Pig Island looks intentionally unfinished – a raw and never-ending work that could expand into infinity.  There is something in every nook and cranny but the state of the piece means we can see McCarthy’s thinking and the development of his skewed ideas.  Stepladders are placed around the work to allow visitors a better view of the piece.  But, stilettos and a short dress meant I didn’t dare embark on this particular climb.  Instead, my loyal friend ventured up the ladder for me (and for you) with the camera and somehow managed not to fall headfirst into the island.

The ladders/viewing platforms for Pig Island. Own photograph.

The South Gallery presents some of the offspring of Pig Island which McCarthy himself has described as a sculpture machine.  Train, Mechanical shows two pot-bellied caricatures of George W. Bush, sodomising two pigs.

Paul McCarthy, Train, Mechanical, 2003-2009. Own photograph.

As perverse as it sounds, once again, it was impossible not to stop and stare.  The sculpture was intriguing and the audience were in no hurry to move away.  The work certainly brings out the voyeur in everyone.  I dare you not to stare at the rhythmic motion of the arses of presidents and pigs alike.

Paul McCarthy, detail of Train, Mechanical, 2003-2009. Own photograph.

Round the corner of the gallery, I gave in and changed into flats for my journey home.

Regent Street.

Walking down Regent Street, I had my first glimpse of this year’s Arthur Christmas Christmas lights – the countdown has truly begun.

Paul McCarthy: The King, The Island, The Train, The House, The Ship is at Hauser & Wirth Savile Row, Piccadilly and St James’s Square until 14th January 2012 (Paul McCarthy’s outdoor sculpture Ship Adrift, Ship of Fools will be on view until 15 February at St James’s Square), www.hauserwirth.com.  Jonathan Leaman: As Above So Below, 5 Years in the Making is at Beaux Arts until 17th December 2011, www.beauxartslondon.co.ukThe Art of Mapping is at The Air Gallery until 26th November 2011, www.tagfinearts.com.

Look again at London– Stephen Walter at Fenton House

29 Oct

I had planned to venture further afield for this post but, somewhat typically, I have been struck by the lurgy so I decided to stay closer to home.  However, the fact I don’t have to go far to reach Fenton House does not diminish what a great place it is.  But hurry!  The exhibition ends tomorrow so you don’t have long.

Fenton House, Hampstead. Image via the National Trust photo library, www.nationaltrust.org.uk

Fenton House is perched atop the hill in Hampstead, hidden in the old winding lanes where it’s easy to get lost, and I frequently do.  A 17th century merchant’s house, it’s filled with a treasure trove of fine furnishings, porcelain and art. For the month of October, it has also housed a wonderful selection of Stephen Walter’s London Series.

I have known Stephen for a number of years now and I’m a huge fan of his work, I even have some myself.  The Island: London Series was first published in 2008 and has enjoyed much acclaim ever since.  It’s impossible not to love these maps and discover Stephen’s incredible and witty detail whilst spotting your own road or familiar landmarks.

Stephen Walter, The Island, 2008. Image courtesy of the artist and via www.tagfinearts.com.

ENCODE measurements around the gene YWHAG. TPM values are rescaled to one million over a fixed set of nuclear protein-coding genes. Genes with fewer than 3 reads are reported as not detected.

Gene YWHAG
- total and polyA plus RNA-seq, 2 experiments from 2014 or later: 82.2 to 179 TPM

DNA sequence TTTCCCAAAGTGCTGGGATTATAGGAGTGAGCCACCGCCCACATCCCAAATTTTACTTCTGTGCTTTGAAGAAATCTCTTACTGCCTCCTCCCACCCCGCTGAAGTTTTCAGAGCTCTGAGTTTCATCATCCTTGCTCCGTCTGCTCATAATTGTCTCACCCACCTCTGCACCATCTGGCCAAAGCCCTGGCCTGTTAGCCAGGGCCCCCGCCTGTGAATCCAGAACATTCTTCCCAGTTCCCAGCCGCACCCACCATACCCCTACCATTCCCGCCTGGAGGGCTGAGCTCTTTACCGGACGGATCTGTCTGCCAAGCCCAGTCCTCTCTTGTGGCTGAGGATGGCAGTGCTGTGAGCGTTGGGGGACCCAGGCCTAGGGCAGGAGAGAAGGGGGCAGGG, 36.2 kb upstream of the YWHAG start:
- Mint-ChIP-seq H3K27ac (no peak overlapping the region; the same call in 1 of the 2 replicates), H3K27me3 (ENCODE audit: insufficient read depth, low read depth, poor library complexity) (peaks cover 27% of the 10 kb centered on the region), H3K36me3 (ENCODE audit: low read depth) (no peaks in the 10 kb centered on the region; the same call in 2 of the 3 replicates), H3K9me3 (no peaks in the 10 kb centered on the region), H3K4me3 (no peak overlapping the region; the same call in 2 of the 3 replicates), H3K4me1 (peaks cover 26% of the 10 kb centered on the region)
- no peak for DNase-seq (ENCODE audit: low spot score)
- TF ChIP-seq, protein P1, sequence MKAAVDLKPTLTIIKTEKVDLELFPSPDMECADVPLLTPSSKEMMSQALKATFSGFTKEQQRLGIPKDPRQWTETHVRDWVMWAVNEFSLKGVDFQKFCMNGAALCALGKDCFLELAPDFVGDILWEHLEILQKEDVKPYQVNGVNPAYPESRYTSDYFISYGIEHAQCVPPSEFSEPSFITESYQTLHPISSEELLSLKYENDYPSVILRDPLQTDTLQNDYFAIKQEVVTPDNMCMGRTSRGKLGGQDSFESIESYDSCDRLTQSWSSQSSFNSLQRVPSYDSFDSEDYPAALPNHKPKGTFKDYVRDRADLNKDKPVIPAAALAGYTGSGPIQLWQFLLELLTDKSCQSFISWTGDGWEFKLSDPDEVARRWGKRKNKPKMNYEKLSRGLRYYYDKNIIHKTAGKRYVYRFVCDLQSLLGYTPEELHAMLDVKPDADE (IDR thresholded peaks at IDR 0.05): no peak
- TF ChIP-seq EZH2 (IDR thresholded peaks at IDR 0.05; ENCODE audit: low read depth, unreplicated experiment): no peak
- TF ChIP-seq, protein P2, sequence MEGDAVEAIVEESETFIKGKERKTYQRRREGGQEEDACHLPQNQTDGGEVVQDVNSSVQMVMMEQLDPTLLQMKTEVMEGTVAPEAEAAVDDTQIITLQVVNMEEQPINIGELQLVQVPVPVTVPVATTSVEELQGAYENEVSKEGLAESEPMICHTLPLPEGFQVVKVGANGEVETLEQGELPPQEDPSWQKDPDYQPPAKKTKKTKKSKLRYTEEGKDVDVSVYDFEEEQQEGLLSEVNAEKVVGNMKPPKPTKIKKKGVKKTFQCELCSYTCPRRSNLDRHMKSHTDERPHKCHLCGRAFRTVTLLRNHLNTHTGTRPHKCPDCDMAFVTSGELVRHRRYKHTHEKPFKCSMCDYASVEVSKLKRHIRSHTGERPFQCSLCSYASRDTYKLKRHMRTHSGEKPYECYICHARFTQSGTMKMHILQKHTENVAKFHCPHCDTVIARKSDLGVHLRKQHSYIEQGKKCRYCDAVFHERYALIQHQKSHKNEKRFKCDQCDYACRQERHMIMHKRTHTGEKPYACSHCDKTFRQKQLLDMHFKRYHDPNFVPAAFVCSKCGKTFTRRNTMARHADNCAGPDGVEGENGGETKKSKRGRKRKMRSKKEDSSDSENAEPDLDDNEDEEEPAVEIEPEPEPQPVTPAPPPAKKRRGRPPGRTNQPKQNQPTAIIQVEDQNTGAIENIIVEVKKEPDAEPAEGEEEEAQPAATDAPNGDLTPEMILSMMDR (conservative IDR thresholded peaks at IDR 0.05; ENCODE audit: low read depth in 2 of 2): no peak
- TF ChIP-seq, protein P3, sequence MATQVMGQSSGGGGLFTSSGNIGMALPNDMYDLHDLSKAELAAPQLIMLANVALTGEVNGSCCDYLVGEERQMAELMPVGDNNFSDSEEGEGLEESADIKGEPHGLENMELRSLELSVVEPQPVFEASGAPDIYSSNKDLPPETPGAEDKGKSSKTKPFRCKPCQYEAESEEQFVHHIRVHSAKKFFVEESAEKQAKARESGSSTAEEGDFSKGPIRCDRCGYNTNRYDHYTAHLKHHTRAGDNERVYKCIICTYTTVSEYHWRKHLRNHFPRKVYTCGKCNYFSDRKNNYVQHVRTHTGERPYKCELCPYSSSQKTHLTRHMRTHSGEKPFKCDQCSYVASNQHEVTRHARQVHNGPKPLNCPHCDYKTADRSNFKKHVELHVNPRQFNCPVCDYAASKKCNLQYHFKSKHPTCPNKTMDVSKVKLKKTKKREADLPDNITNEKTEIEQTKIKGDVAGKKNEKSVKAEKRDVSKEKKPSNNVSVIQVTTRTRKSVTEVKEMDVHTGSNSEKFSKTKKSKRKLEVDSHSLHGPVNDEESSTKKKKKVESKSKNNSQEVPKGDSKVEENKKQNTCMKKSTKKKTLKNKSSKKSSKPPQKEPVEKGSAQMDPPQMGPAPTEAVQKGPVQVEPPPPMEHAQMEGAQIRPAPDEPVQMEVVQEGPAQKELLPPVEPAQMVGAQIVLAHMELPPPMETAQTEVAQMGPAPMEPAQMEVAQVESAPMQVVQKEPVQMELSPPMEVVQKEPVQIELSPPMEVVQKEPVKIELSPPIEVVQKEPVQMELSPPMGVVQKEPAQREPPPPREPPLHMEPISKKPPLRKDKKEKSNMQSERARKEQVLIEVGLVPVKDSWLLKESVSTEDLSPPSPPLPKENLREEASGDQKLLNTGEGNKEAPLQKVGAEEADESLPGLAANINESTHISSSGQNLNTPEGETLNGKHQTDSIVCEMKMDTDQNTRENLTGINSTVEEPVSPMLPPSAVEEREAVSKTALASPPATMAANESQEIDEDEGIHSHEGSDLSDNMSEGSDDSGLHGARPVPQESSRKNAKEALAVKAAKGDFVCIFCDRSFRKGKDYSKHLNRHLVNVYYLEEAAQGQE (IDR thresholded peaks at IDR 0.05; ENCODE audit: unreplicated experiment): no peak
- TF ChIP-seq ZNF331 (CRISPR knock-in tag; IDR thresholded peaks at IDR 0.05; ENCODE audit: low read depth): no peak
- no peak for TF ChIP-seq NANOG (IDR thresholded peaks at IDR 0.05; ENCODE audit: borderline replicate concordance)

Stephen was inspired by the unfolding drama of city life, tracing its dynamic history.  His maps of London combine personal insights, local knowledge and research, bringing together stories, legends, histories and stereotypes; they are ultimately a celebration of place.  Under the guise of traditional techniques, his work reveals a myriad of words and symbols that merge older notions of Romanticism with the intricacies and contradictions of our modern world.

Stephen Walter, detail of The Island, 2008. Image courtesy of the artist and via www.tagfinearts.com.

Though geographically accurate, the maps have their own unique identities fashioned by Stephen’s idiosyncratic semiotics, which are juxtaposed with the familiar everyday signage of cartography and public spaces.  Each of his drawings is another world, full of fine detail, created through the self-enforced processes of re-representation and repetition.

Stephen Walter, detail of Camden showing Hampstead, 2008. Image courtesy of the artist and via www.tagfinearts.com.

It is Stephen’s lucid combination of diverse source material and his accurate re-mapping of our city that is so compelling.  Every time I look at one of these maps, I spot something new.  Displayed on the staircase, at this distinctive National Trust property, the maps sit beautifully.  You can explore the whole of London in the time it takes to climb the stairs.

Stephen Walter’s maps at Fenton House. Own photograph.

Stephen is currently working on a commission for the London Transport Museum to create a map of the City’s underground systems, which will be released in 2012.  I saw this work in progress a couple of weeks ago and it’s absolutely stunning.  If possible, each of Stephen’s works is more exciting than the last.  There’s always something amazing – a new place to explore, a new theme to play with.

Stephen at work. Image courtesy of Lars Borges.

Affordable Art Fair ticket holders will be offered 2-for-1 entry to Fenton House and 2 Willow Road.  NT members (with valid membership cards) will receive 2-for-1 entry into the AAF fair.

Stephen Walter: London Series is at Fenton House until 30th October 2011, www.tagfinearts.com or www.nationaltrust.org.uk.